Aws Apigateway for Fun and Profit

At we’re currently in the process of reconfiguring our monitoring, logging and alerting setup.

Obviously this is something near and dear to my heart. At my previous employer we did everything in house due to various constraints. I’ve got a rich set of experiences in this space so my first inclination was to build not buy. However, due to OTHER constraints, building was not a practical solution at present.

After much research and evaluation, we finally settled on the following stack:

I’m not going into reasons for switching in this post or details about WHY these providers were chosen. This is to discuss a specific AWS service and how it can really change the nature of ChatOps and more.


Our monitoring and metrics provider, SignalFx, is still building out its integrations. They have a rich set already and are iterating very quickly but coupled with the migration to OpsGenie, we needed to work out a solution for wiring the two together. Using the power of google, I came across a great post from R.I. Pienaar about leveraging Lambda and the AWS API Gateway products.

In his post, he didn’t really go over the API Gateway configuration so I figured I would document what I “figured out” for others.

The flow

The above post covers most of it but the general idea is:

Now you might wonder why go through all this hassle? OpsGenie can create email integrations and SignalFx can send alerts to email address.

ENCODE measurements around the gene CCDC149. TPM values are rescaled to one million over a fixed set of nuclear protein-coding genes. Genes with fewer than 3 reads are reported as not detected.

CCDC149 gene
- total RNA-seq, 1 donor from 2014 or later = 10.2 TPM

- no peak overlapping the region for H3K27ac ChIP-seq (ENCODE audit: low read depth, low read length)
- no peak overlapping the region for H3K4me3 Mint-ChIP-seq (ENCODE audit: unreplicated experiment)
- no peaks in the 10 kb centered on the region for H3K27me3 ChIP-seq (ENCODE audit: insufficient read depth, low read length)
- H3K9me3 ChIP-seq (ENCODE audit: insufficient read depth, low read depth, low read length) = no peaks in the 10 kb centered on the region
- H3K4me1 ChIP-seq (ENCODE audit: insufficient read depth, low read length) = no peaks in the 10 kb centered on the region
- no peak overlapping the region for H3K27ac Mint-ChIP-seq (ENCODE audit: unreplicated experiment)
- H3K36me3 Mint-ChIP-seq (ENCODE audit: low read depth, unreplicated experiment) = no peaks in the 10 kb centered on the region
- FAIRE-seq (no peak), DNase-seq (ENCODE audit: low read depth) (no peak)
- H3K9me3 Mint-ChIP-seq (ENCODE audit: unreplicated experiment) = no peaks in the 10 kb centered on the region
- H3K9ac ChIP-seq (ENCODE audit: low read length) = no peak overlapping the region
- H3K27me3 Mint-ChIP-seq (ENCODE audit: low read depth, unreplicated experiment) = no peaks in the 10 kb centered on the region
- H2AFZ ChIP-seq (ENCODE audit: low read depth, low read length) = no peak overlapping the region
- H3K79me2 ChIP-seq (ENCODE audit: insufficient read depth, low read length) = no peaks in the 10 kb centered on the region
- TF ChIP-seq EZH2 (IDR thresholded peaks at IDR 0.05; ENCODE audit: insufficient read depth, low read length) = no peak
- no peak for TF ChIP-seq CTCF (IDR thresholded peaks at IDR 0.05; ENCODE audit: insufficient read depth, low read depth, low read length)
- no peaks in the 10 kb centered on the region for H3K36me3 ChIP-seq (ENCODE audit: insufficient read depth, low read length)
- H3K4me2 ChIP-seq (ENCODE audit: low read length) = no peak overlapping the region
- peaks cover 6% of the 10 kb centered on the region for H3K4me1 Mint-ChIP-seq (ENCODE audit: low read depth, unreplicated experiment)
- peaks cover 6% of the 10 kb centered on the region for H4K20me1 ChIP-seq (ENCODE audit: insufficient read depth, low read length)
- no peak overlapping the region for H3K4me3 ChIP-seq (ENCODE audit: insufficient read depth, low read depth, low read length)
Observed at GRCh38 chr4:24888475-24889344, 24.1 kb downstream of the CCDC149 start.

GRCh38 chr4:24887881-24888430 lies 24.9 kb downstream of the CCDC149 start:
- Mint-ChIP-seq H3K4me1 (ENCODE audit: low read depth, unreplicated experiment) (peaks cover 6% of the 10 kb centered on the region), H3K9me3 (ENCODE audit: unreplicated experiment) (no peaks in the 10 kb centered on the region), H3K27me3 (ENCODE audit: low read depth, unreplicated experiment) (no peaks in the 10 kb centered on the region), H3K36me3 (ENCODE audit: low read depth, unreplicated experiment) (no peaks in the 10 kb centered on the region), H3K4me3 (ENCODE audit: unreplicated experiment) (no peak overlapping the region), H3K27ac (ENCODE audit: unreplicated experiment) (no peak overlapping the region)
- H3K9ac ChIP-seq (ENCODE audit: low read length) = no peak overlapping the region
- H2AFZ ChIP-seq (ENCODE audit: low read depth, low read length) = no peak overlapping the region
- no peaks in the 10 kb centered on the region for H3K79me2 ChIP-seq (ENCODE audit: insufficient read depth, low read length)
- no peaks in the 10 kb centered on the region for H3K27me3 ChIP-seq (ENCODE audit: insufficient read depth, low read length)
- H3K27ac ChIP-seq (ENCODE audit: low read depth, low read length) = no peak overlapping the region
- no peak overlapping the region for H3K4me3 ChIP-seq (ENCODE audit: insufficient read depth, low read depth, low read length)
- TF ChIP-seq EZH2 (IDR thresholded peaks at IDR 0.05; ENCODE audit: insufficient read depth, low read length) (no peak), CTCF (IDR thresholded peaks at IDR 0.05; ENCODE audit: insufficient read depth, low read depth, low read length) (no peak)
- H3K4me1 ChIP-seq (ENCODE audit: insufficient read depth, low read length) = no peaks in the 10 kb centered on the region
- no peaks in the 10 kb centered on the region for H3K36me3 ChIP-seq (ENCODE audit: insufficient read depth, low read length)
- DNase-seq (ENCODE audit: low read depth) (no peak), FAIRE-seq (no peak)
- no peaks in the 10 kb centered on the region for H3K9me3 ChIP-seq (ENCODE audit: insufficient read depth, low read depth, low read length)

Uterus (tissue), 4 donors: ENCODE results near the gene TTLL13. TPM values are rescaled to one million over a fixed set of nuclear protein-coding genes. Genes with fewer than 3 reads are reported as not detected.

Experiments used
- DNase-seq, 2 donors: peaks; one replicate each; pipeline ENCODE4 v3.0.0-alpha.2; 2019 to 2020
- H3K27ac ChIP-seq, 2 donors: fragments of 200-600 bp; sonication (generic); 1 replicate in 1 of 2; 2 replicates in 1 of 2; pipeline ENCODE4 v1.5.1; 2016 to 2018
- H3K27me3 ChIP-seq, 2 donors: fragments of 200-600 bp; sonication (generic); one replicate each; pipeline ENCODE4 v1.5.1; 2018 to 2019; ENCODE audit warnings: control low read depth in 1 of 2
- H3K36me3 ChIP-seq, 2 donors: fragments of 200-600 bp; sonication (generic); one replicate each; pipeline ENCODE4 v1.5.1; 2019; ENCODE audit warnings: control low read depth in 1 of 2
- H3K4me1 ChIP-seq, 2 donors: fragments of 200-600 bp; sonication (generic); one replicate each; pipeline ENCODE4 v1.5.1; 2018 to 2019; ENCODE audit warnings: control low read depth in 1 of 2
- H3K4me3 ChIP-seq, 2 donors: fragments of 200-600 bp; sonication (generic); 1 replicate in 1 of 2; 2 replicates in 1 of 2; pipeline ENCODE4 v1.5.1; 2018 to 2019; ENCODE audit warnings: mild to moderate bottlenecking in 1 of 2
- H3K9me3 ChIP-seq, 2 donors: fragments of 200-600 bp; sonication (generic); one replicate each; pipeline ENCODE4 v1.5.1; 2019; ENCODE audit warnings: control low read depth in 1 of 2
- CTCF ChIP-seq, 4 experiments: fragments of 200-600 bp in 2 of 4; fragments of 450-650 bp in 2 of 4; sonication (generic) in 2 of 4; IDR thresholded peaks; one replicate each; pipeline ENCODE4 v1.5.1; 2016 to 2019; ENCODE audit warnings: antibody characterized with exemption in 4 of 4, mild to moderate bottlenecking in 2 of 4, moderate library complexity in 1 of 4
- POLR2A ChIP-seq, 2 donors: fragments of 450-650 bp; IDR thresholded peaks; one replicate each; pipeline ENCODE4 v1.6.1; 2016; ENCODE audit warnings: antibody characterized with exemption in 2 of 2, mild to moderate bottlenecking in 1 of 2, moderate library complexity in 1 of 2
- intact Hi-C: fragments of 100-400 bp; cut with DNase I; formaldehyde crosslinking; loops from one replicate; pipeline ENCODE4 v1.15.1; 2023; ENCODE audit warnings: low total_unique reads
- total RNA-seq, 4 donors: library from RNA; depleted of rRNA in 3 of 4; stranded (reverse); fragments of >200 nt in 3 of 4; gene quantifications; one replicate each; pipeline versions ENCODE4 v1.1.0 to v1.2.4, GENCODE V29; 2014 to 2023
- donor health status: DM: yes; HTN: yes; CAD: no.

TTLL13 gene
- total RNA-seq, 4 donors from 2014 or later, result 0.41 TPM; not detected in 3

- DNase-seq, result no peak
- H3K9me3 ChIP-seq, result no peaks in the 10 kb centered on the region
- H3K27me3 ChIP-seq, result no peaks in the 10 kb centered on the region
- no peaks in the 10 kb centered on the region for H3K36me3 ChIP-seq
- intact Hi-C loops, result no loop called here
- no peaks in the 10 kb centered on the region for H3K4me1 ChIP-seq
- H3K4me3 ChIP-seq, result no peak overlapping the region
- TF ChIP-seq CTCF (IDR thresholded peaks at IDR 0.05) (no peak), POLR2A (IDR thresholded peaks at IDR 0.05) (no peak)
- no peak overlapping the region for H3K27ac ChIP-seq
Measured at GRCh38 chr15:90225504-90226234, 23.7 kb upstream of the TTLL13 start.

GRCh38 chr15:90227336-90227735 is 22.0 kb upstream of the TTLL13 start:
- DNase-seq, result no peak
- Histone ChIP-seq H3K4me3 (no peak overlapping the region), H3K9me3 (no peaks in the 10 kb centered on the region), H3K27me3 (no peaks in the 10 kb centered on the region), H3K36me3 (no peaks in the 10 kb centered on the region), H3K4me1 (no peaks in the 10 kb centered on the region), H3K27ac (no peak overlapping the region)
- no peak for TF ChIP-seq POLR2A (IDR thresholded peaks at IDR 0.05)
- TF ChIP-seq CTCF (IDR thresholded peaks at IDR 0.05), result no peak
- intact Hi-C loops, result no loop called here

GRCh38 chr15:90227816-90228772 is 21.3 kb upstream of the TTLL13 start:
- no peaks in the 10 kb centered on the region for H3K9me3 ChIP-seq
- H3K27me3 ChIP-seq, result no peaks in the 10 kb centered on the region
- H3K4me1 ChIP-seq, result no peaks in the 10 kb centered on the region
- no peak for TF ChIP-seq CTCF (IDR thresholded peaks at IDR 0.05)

It’s about context.

When email alerts come in to OpsGenie, they’re just “pings”: {% blockquote %} Hey this thing sent us an email and here’s the subject. Log in to the website to see the body {% endblockquote %}

Frankly there’s not much else they can do. SignalFx will also send another email when an alert auto-clears but to OpsGenie, that’s another “ping”. It’s unrelated to the previous email.

Hipchat alerts from OpsGenie

As you can see above this could get painful and I already have issues with “alert fatigue”.

Additional, even if you DID log into the OpsGenie website to look at the details, there’s really not much there:

Emails in OpsGenie

Yeah that’s helpful…

So we need to accomplish two things:

The end result, gives us this:

Hipchat alerts from OpsGenie SignalFx Metadata in OpsGenie OpsGenie Alert History

and that’s MUCH more useful.

How we did it

AWS API Gateway is a PRETTY intimidating thing. There’s lots of very specific terminology and frankly I found the docs not so useful. The general idea is this:

There are also concepts like “stages” which frankly were a bit useless in my case. In the end, after you get all of this wired up, you’ll be given a url that looks something like this:

https://<random id>.execute-api.<region><stage name>/<resource name>

and that’s your webhook url.


In the case of SignalFx, a webhook post looks like this:

  "status":"too high",
  "rule":"500 errors over 10",
  "detector":"ELB 5xx Detector"

which translates to the following model:

  "$schema": "",
  "title": "signalfx-webhook-model",
  "type": "object",
  "properties": {
    "incidentId": {"type":"string"},

The lambda function

I’m still cleaning up the banged out code for the Lambda function to post on github however here’s the relevant bits from the opsgenie.js file I added to R.I.’s code:

  sfxNotification: function(event, config) {
	var result = {
		apiKey: config.api_key,
		alias: event.incidentId,
		note: event.detectorUrl,
		message: "Alert: "+event.rule+" ("+event.detector+")",
description = "Current value
		details: event,
Tags = ["`ok`", "`too high`", "`too low`", "`anomalous`"